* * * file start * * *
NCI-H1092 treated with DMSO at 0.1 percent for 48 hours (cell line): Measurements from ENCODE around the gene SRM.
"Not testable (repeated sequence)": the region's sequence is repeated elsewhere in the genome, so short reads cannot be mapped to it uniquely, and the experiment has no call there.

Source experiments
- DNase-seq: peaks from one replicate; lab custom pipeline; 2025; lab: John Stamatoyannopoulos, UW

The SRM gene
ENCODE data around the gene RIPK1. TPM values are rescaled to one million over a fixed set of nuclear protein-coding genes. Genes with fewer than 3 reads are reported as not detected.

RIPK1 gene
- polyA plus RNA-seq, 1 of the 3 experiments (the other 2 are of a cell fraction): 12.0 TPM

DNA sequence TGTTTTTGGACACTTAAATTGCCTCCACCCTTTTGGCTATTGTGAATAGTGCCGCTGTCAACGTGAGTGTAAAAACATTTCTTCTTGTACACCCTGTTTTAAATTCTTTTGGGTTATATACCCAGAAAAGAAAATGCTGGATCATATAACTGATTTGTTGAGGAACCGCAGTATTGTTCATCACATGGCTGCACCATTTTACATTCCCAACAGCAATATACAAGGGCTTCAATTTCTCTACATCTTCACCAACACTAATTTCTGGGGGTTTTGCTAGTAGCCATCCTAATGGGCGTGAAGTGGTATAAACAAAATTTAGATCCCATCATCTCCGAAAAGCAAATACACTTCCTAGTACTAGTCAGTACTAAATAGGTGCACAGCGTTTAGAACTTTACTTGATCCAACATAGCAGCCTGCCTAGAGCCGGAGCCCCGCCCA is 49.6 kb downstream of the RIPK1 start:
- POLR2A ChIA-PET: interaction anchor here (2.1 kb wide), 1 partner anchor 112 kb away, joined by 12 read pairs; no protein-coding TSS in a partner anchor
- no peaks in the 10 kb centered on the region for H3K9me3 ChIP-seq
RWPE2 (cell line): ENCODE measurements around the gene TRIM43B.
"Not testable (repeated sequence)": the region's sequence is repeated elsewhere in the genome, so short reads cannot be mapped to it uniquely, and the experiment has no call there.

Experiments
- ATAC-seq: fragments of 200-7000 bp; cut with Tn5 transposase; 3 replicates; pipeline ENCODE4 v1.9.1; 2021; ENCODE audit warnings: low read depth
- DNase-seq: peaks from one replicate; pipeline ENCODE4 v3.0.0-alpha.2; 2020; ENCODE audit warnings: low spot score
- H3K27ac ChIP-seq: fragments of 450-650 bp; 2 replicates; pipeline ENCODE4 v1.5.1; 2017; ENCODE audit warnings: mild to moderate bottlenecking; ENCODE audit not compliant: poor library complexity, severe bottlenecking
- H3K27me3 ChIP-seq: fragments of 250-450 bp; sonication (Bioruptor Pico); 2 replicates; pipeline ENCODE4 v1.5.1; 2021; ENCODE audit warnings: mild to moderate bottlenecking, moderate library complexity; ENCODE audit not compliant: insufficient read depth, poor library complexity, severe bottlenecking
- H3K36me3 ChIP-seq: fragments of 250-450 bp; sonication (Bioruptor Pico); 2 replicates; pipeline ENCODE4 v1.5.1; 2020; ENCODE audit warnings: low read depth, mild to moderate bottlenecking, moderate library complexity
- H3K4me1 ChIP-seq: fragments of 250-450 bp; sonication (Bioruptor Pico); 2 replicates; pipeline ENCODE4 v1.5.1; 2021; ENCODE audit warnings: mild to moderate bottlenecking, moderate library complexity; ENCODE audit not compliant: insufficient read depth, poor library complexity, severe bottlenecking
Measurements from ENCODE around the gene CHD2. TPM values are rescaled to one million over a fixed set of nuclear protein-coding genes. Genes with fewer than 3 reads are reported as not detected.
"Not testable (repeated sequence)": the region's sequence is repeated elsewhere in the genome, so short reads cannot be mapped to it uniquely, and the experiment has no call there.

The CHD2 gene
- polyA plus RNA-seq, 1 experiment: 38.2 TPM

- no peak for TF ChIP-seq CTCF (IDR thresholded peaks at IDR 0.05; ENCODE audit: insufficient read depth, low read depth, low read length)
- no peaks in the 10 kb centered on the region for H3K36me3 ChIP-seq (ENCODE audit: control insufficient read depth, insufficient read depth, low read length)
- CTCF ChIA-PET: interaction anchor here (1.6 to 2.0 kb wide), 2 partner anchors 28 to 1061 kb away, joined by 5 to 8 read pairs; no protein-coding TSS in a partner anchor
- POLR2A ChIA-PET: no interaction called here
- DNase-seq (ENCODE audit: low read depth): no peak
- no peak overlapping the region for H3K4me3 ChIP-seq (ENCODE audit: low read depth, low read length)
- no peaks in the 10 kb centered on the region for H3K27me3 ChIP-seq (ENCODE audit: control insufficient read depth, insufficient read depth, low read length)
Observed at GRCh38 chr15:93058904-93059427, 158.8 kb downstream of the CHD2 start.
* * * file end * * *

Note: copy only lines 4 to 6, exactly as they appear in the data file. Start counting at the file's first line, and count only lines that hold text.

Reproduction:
- DNase-seq: peaks from one replicate; lab custom pipeline; 2025; lab: John Stamatoyannopoulos, UW

The SRM gene
ENCODE data around the gene RIPK1. TPM values are rescaled to one million over a fixed set of nuclear protein-coding genes. Genes with fewer than 3 reads are reported as not detected.